Strengths

 Weaknesses

  • Grip
  • Protection
  • Stiffness/support
  • Improved all-weather capabilities
  • Can feel a bit “clunky” or "wooden" under the foot.

Five Ten Impact Pro Highlights

  • New, aggressive Stealth S1 multi-dotty rubber outsole
  • Abrasion-resistant, fast-drying synthetic upper
  • Stitched & reinforced toe cap with Poron XRD foam
  • Durable & supportive, compression-molded PU midsole
  • Colors: Black/Camo, Black/Gold, Navy Blue
  • Sizes: 6-14
  • Weight: 622 grams (size 12 US, verified)
  • MSRP: $160 USD

Initial Impressions

Take the old Impact, and mix it with the Freerider Pro, and that should give you some idea of what to expect from the Impact Pro. There is no mistaking its burly heritage, but at the same time, it features a slimmer profile and more modern materials than the previous generation Impact. The color options available are all of the more subdued variety, well suited to the rough life that no doubt lies ahead for any shoe of this caliber.

The old Impact was particularly burly in the upper, with the most recent version featuring a “SlingShot” heel cup design that was meant to grip your heel. We never really got along with this particular feature, which always felt a bit out of place, almost like the shoe was coming off the heel (which it wasn’t, it was only ever a feeling). The Impact Pro is a complete departure from the old shoe when it comes to the construction of the upper, with fully synthetic materials now replacing the leather, and a closer cut. The toebox has however been made roomier, which helps avoid your toes getting all pressed together which could sometimes occur with the old shoe.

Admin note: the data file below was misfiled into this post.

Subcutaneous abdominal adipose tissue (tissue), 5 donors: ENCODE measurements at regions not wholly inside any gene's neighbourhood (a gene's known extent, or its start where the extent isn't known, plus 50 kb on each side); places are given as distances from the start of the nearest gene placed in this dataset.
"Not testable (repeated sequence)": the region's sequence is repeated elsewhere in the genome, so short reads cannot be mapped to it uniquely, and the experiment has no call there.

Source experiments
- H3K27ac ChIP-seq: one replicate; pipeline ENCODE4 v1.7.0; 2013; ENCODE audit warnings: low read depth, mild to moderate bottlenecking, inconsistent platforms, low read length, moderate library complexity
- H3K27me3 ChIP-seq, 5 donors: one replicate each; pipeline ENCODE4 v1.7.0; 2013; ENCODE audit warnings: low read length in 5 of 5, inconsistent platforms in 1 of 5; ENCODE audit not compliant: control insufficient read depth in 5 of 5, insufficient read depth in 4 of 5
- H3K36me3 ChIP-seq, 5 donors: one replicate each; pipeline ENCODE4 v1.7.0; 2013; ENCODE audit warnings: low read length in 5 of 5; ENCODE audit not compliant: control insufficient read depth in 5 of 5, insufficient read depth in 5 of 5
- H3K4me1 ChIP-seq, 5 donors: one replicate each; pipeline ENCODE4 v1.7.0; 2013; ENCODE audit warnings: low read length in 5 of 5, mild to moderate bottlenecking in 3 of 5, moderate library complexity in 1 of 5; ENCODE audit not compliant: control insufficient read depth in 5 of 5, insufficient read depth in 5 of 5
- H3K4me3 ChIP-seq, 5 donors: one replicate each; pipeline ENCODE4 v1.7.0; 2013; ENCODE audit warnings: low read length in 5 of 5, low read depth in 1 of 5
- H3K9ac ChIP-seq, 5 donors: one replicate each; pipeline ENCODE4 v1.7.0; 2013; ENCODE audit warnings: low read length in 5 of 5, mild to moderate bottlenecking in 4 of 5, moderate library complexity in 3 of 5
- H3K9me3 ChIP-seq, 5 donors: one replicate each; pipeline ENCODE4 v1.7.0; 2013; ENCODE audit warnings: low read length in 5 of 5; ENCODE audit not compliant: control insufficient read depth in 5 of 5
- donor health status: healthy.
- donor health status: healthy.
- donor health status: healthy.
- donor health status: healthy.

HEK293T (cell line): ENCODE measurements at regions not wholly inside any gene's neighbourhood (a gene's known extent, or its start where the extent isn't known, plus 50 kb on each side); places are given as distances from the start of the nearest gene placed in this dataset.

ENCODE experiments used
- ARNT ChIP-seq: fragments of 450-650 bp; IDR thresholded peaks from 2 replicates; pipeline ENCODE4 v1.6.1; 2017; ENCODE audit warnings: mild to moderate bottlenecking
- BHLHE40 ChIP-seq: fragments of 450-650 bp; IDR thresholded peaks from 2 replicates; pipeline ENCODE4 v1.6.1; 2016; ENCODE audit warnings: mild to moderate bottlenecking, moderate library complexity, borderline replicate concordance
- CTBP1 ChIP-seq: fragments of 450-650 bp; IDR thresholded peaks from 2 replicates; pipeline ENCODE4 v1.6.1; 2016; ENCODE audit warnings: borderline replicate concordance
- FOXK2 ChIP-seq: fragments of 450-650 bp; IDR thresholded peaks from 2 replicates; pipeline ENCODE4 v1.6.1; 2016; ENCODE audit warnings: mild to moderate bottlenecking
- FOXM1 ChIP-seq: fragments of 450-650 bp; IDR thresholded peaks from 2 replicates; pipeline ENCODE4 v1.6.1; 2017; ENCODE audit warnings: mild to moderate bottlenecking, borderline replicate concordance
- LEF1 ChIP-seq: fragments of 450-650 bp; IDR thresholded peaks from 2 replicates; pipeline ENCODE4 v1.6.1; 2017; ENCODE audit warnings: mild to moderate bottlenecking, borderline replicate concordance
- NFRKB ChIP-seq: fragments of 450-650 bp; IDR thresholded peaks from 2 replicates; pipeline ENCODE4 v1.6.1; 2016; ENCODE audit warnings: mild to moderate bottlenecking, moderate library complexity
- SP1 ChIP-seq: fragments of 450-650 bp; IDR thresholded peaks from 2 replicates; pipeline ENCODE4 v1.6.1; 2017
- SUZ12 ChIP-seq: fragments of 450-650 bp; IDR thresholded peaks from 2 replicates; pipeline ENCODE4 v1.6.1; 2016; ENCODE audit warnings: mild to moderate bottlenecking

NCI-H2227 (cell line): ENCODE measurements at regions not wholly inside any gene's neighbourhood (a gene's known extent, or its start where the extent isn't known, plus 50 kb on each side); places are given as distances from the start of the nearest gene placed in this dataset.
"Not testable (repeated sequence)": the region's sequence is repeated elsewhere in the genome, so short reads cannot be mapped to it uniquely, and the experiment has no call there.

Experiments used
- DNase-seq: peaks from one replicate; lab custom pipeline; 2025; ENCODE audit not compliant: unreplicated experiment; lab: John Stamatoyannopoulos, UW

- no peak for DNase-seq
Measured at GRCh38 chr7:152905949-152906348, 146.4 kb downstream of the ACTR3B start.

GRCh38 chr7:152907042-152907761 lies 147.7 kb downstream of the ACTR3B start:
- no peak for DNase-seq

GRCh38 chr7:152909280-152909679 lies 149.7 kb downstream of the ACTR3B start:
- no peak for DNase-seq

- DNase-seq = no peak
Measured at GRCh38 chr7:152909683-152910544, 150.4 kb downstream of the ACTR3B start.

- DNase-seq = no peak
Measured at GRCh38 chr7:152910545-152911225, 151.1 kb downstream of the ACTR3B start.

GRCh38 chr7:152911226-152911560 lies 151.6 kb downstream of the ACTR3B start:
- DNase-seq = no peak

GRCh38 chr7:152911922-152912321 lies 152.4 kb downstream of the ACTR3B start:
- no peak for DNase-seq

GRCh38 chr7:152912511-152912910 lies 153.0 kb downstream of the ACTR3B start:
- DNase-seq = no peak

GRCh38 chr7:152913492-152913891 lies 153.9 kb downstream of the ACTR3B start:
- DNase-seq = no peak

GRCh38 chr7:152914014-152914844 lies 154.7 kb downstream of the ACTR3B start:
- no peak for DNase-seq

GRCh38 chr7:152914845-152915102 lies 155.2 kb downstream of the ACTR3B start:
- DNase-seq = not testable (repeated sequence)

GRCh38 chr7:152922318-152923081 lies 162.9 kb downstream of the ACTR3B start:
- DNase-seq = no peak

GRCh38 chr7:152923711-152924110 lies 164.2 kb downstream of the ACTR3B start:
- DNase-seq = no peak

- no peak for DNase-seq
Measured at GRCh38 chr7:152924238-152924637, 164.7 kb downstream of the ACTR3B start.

From left to right: Impact Pro, 2016 Impact, 2015 Impact

The sole is stitched around the whole toebox which should help ensure that any delamination issues are a thing of the past.

The sole is made from Stealth S1 rubber, arguably the best combo of stickiness and longevity available in the flat pedal world today. The pattern of the sole has been updated on the Impact Pro, to provide even better grip with all kinds of plat pedal pin patterns. The sole is stitched around the whole toebox which should help ensure that any delamination issues are a thing of the past.